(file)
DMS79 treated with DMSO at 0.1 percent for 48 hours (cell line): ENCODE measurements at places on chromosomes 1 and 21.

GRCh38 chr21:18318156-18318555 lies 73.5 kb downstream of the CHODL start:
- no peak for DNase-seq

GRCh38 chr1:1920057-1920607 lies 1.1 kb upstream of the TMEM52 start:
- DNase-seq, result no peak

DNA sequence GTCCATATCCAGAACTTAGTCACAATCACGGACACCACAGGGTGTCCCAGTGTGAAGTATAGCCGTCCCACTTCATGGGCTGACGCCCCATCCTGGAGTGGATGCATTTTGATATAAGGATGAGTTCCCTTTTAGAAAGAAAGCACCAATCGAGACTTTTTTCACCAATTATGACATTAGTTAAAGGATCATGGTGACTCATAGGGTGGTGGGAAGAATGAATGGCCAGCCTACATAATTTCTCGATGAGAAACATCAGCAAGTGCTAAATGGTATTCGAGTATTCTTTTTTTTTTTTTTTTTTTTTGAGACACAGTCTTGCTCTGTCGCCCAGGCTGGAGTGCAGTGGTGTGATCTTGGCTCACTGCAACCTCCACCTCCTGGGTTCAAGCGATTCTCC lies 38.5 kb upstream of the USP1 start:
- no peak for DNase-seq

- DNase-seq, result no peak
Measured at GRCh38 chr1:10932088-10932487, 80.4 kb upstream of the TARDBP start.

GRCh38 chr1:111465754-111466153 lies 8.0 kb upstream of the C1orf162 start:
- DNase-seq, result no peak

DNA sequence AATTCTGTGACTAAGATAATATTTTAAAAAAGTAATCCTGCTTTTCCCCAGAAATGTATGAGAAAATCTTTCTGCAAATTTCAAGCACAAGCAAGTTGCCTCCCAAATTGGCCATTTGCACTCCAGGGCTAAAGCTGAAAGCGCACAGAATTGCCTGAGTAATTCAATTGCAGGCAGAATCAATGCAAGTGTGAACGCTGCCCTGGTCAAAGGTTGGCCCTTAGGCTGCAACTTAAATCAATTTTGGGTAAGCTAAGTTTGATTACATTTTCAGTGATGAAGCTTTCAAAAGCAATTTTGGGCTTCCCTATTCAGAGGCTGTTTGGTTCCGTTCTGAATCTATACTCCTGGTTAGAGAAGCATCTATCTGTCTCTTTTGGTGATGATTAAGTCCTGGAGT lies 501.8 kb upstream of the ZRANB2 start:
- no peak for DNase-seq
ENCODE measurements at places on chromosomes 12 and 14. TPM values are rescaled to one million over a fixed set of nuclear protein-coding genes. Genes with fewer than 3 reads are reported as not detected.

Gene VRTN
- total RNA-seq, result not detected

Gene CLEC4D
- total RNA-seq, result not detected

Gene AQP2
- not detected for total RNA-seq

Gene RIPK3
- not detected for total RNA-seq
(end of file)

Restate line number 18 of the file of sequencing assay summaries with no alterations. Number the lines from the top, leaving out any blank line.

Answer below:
- total RNA-seq, result not detected